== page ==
Advanced Search
MyIDEAS: Login

More stylized facts of financial markets: leverage effect and downside correlations

Contents:

Author Info

  • Marc Potters

    (Science & Finance, Capital Fund Management)

  • Jean-Philippe Bouchaud

    (Science & Finance, Capital Fund Management
    CEA Saclay;)

Abstract

We discuss two more universal features of stock markets: the so-called leverage effect (a negative correlation between past returns and future volatility), and the increased downside correlations. For individual stocks, the leverage correlation can be rationalized in terms of a new `retarded' model which interpolates between a purely additive and a purely multiplicative stochastic process. For stock indices a specific market panic phenomenon seems to be necessary to account for the observed amplitude of the effect. As for the increase of correlations in highly volatile periods, we investigate how much of this effect can be explained within a simple non-Gaussian one-factor description with time independent correlations. In particular, this one-factor model can explain the level and asymmetry of empirical exceedance correlations, which reflects the fat-tailed and negatively skewed distribution of market returns.

Download Info

If you experience problems downloading a file, check if you have the proper application to view it first. In case of further problems read the IDEAS help page. Note that these files are not on the IDEAS site. Please be patient as the files may be large.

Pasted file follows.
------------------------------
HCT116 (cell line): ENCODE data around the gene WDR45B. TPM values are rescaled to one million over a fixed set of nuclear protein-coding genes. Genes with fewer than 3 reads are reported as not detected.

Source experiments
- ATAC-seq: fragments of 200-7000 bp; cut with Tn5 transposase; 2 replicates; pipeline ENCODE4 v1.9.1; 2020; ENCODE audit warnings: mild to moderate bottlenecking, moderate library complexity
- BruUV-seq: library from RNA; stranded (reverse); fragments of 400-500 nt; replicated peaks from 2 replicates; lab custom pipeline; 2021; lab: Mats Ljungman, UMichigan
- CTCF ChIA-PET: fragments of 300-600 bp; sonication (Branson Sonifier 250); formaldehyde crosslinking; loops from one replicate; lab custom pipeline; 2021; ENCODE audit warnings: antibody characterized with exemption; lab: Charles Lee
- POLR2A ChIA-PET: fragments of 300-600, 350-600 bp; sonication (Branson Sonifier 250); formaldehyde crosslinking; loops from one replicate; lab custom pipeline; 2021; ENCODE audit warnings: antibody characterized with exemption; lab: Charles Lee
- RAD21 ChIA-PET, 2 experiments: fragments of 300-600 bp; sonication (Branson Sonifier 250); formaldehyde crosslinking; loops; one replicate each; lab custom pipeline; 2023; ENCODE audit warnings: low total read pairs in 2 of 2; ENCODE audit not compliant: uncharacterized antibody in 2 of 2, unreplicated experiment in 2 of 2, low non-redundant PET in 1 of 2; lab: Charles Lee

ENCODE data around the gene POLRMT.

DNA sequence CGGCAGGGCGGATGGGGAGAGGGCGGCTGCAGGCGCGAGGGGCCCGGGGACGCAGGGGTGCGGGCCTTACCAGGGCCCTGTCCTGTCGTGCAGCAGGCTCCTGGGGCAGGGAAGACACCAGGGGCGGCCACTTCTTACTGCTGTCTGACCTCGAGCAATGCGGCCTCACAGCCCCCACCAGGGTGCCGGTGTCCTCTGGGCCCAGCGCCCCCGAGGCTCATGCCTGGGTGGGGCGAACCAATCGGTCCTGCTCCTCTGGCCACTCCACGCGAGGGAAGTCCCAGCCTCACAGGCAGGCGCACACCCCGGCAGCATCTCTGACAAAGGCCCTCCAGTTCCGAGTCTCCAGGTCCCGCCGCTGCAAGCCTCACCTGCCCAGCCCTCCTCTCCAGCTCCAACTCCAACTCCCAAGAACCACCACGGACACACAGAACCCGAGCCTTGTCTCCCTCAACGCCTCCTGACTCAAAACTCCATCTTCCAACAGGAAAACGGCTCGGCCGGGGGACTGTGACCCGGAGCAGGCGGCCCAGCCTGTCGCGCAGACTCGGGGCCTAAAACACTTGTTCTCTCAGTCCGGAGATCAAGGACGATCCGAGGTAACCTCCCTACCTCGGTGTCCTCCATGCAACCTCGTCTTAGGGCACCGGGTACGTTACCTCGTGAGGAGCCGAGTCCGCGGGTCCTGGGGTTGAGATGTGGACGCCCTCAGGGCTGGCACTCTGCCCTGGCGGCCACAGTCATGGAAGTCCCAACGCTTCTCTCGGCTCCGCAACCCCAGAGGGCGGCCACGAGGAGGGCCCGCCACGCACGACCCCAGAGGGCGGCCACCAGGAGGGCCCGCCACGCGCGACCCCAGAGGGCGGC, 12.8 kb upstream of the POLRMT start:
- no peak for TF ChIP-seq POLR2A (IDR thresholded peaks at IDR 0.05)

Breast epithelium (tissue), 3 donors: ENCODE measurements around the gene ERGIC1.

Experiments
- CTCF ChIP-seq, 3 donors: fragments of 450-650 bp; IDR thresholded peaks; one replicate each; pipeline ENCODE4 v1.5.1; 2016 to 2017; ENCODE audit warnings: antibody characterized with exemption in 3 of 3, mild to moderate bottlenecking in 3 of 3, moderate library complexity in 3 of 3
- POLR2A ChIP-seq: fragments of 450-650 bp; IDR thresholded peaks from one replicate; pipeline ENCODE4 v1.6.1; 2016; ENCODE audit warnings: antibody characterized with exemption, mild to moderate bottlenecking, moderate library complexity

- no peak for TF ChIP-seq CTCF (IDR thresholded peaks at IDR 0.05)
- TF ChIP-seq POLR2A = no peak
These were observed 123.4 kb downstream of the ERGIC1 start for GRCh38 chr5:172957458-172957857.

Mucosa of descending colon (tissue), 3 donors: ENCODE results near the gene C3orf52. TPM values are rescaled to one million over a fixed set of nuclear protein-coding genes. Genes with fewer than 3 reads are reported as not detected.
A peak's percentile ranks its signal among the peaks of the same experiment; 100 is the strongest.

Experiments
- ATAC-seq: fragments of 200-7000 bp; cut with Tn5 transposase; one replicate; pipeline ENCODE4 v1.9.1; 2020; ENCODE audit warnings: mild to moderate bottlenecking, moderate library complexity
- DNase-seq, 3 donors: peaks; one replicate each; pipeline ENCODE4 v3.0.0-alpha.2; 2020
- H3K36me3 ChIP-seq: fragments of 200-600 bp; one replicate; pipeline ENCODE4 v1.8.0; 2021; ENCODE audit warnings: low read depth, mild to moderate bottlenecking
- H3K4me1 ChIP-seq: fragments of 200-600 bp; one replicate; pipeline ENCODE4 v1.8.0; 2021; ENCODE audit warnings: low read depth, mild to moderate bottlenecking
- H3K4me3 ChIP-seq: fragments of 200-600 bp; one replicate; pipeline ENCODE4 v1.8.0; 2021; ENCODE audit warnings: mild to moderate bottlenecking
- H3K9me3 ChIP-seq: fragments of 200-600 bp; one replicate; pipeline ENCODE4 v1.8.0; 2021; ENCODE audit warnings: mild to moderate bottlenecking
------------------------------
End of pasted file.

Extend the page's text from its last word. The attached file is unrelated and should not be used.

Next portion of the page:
File URL: http://www.cfm.fr/images/stories/pdf/publication/financial_market/more_stylized_facts_of_financial_markets_leverage_effect_and_downside_correlations.pdf
Our checks indicate that this address may not be valid because: 404 Not Found (http://www.cfm.fr/images/stories/pdf/publication/financial_market/more_stylized_facts_of_financial_markets_leverage_effect_and_downside_correlations.pdf [302 Found]--> https://www.cfm.fr/images/stories/pdf/publication/financial_market/more_stylized_facts_of_financial_markets_leverage_effect_and_downside_correlations.pdf). If this is indeed the case, please notify (Marc Potters)
Download Restriction: no

Bibliographic Info

Paper provided by Science & Finance, Capital Fund Management in its series Science & Finance (CFM) working paper archive with number 29960.

as in new window
Length:
Date of creation: Jan 2001
Date of revision:
Publication status: Published in Physica A 299 (1-2) (2001) pp. 60-70
Handle: RePEc:sfi:sfiwpa:29960

Contact details of provider:
Postal: 6 boulevard Haussmann, 75009 Paris, FRANCE
Phone: +33.1.4949.5949
Fax: +33.1.4770.1740
Email:
Web page: http://www.science-finance.fr/
More information through EDIRC

Related research

Keywords:

Find related papers by JEL classification:

References

References listed on IDEAS
Please report citation or reference errors to , or , if you are the registered author of the cited work, log in to your RePEc Author Service profile, click on "citations" and make appropriate adjustments.:
as in new window
  1. Jean-Philippe Bouchaud & Andrew Matacz & Marc Potters, 2001. "The leverage effect in financial markets: retarded volatility and market panic," Science & Finance (CFM) working paper archive 0101120, Science & Finance, Capital Fund Management.
  2. Andrew Ang & Geert Bekaert, 1999. "International Asset Allocation with Time-Varying Correlations," NBER Working Papers 7056, National Bureau of Economic Research, Inc.